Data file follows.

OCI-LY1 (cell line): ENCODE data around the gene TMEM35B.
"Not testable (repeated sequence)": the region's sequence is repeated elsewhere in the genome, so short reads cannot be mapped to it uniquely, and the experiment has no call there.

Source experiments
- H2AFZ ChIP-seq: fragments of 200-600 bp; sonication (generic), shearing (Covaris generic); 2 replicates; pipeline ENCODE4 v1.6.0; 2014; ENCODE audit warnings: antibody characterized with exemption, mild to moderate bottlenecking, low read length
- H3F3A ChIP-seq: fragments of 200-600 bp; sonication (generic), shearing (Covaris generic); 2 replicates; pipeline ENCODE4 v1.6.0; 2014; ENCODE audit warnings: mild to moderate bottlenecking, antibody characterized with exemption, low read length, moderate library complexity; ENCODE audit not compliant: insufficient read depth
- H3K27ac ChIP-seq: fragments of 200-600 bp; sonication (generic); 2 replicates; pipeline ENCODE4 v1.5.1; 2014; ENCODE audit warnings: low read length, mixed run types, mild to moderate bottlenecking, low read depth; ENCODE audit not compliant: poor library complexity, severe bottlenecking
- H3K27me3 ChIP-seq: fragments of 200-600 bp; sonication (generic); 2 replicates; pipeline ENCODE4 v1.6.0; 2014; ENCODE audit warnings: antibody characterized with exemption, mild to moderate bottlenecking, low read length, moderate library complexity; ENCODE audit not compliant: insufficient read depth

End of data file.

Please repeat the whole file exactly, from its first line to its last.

OCI-LY1 (cell line): ENCODE data around the gene TMEM35B.
"Not testable (repeated sequence)": the region's sequence is repeated elsewhere in the genome, so short reads cannot be mapped to it uniquely, and the experiment has no call there.

Source experiments
- H2AFZ ChIP-seq: fragments of 200-600 bp; sonication (generic), shearing (Covaris generic); 2 replicates; pipeline ENCODE4 v1.6.0; 2014; ENCODE audit warnings: antibody characterized with exemption, mild to moderate bottlenecking, low read length
- H3F3A ChIP-seq: fragments of 200-600 bp; sonication (generic), shearing (Covaris generic); 2 replicates; pipeline ENCODE4 v1.6.0; 2014; ENCODE audit warnings: mild to moderate bottlenecking, antibody characterized with exemption, low read length, moderate library complexity; ENCODE audit not compliant: insufficient read depth
- H3K27ac ChIP-seq: fragments of 200-600 bp; sonication (generic); 2 replicates; pipeline ENCODE4 v1.5.1; 2014; ENCODE audit warnings: low read length, mixed run types, mild to moderate bottlenecking, low read depth; ENCODE audit not compliant: poor library complexity, severe bottlenecking
- H3K27me3 ChIP-seq: fragments of 200-600 bp; sonication (generic); 2 replicates; pipeline ENCODE4 v1.6.0; 2014; ENCODE audit warnings: antibody characterized with exemption, mild to moderate bottlenecking, low read length, moderate library complexity; ENCODE audit not compliant: insufficient read depth